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PARK CITY — A throwback to European art films of the ’60s, Austrian director Daniel Hoesl’s Soldate Jeannette is an obscure, elliptical experiment more consumed with form and ideas than telling a comprehensible story. Produced by something called the European Film Conspiracy, the film was shot without a script on a minuscule budget as the actors improvised their characters and the action. Although there are images of great beauty and the suggestion of a philosophical underpinning, this is a theoretical work that will be of interest to only a very rarefied audience.
Hoesl’s strategy seems to be to give viewers as little information as possible, embodied by the unwavering poker face of his heroine Fanni, played with emotional cool by Johanna Orsini-Rosenberg. She starts out as a Viennese bourgeois lady who lunches and shops for expensive dresses, which she doesn’t seem to have the money to pay for. Apparently on the verge of bankruptcy and losing her Old World apartment cluttered with expensive furniture, there is mention of perhaps a husband or longtime partner in jail. When a relative and solicitor show up to evict her, she shows no emotion and hurries them out so she can get to her martial arts class. White-robed women kicking the air and thrusting as they shout is an image Hoesl returns to several times, so it must be important. Could these women be in training for a figurative proletariat army?
It’s hard to say exactly what is going on, but before long Fanni withdraws what seems to be an enormous amount of cash from a bank account that might or might not be her own, buys a tent and hiking boots and heads off on a trek through the Alpine mountains, where she promptly builds a campfire and burns the money. The abandonment and corrupting force of the material world seems to be the motivating force behind the film.
Eventually, Fanni arrives at a livestock farm, where she takes residence in a room far less grand than what she was accustomed to and is at home doing basic chores like shoveling manure. There is one graphic scene of butchering a cow that is enough to turn the most confirmed meat eater into a vegetarian.
At the farm, Fanni befriends Anna (Christina Reichsthaler), a younger version of herself who is fed up with the farm life and itching to see the world. Although Fanni appears quite content at the farm, when the police arrive and blow her cover — speaking of fraud, forgery and other crimes — she and Anna steal the farmer’s jeep and set off on the lam. Warriors fighting the system, or something like that.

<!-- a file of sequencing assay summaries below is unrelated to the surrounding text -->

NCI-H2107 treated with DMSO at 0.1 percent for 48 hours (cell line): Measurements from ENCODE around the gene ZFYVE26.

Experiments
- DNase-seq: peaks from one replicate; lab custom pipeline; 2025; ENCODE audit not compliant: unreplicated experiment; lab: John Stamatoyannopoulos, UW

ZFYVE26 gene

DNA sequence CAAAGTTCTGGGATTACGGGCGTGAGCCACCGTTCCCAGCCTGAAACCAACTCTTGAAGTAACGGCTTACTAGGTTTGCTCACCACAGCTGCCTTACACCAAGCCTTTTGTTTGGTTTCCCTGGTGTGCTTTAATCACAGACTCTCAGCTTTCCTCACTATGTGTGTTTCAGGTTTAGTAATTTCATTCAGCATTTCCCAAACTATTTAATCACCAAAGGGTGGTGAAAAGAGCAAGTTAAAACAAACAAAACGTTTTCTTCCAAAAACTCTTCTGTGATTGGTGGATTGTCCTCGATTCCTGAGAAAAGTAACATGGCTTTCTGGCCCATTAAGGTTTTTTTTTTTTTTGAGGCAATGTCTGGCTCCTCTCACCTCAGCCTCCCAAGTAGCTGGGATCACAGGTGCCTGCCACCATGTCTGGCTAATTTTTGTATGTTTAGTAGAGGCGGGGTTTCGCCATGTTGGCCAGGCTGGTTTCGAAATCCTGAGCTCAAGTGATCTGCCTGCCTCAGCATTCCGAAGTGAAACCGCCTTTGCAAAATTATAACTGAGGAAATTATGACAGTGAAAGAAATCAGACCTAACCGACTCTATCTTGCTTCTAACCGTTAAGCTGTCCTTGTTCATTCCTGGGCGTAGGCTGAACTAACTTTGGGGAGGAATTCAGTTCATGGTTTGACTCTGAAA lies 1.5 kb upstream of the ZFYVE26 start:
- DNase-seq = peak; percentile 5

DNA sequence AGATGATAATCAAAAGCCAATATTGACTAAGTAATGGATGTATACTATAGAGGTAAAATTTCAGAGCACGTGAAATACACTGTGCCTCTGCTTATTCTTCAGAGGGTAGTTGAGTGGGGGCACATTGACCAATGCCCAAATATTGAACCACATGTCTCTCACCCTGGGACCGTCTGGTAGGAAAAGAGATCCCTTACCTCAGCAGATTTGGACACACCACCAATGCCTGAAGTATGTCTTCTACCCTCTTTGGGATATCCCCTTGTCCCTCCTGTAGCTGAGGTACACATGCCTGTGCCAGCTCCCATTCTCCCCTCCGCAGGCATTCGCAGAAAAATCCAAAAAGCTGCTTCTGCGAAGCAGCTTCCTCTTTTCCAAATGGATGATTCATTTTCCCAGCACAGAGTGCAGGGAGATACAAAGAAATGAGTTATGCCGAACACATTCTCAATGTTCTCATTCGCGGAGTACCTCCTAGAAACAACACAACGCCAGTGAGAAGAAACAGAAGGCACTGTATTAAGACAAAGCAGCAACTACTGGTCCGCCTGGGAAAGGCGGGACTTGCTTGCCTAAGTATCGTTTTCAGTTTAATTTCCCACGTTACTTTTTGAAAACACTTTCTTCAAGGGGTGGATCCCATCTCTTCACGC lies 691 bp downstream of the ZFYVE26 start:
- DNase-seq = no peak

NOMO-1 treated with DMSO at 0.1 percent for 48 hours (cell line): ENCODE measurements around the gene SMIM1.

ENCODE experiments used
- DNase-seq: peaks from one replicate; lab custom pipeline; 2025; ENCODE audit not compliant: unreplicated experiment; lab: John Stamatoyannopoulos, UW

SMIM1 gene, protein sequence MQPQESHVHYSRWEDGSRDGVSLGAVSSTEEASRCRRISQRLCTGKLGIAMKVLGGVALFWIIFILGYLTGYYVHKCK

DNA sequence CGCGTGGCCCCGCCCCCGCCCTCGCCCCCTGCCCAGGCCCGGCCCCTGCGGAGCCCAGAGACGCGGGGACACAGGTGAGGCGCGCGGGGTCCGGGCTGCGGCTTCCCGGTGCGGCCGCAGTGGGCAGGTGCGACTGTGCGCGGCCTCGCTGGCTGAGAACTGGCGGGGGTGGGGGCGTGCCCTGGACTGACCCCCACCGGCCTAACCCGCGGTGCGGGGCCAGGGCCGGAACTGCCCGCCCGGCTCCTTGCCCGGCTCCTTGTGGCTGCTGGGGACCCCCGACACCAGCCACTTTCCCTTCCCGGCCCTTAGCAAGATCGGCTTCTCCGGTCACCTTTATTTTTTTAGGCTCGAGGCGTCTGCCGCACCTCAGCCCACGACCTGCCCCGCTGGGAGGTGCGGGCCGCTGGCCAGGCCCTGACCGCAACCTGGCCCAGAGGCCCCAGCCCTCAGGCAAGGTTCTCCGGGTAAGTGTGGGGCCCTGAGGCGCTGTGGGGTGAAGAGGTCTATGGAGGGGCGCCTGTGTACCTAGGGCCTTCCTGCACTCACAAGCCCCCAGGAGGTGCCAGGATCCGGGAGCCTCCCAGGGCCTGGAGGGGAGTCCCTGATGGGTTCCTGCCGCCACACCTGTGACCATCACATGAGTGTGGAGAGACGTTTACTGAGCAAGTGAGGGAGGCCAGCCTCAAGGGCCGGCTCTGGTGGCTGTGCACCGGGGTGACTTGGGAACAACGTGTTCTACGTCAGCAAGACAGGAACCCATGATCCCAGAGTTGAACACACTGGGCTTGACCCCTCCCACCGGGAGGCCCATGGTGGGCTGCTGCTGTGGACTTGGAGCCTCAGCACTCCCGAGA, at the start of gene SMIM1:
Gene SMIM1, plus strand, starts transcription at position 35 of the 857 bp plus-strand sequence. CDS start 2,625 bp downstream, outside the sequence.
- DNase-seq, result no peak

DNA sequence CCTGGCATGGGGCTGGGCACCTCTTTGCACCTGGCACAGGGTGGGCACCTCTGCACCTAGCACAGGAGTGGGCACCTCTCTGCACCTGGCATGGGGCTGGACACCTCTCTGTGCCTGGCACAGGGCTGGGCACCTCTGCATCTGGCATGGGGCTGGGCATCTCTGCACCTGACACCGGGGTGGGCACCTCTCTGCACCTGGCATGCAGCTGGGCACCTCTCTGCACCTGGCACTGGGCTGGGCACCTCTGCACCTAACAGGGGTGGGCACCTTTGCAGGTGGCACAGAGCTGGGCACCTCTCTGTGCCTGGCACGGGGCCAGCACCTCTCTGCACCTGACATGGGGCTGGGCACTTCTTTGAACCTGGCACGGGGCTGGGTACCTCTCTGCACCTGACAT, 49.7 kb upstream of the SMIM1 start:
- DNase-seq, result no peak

Nothing is really explained, and the meaning of things is left more to the imagination. Striking visuals created by Hoesl and cinematographer Gerald Kerkletz and the attitudes of the characters are all that’s really offered as clues. The film creates an overall mood and feeling that is opaque but palpable.
Case in point is an early scene, before Fanni leaves Vienna, in which she enters the Jeanne d’Arc cinema and watches a moment from Carl Theodore Dreyer’s classic silent film, The Passion of Joan of Arc, in which Joan accepts the price of her martyrdom. Sitting behind Fanni in the theater is Anna, whom she has not yet met, weeping as she watches. Hoesl obviously is drawing some parallel between Joan and his characters, hence the film’s title. Fanni and Anna presumably are martyrs standing against the degradation of modern life.
The presentation might verge on the precious and pretentious, but at least Hoesl and his collaborators are trying something bold as soldiers of cinema. Soldate Jeannette is certainly not for all tastes, but it is some kind of statement.
Production Company: European Film Conspiracy
Cast: Johanna Orsini-Rosenberg, Christina Reichsthaler, Josef Kleindienst, Bettina Köster, Aurelia Burckhardt, Julia Schranz, Ines Rössl
Director: Daniel Hoesl
Screenwriter: Daniel Hoesl
Executive producer: Katharina Posch
Producers: Daniel Hoesl, Gerald Kerkletz
Director of photography: Gerald Kerkletz
Production designer: Daniel Hoesl
Music: Bettina Köster
Costume designer: Alexander Goll
Editor: Natalie Schwager
Sales: Premium Films
No rating, 80 minutes
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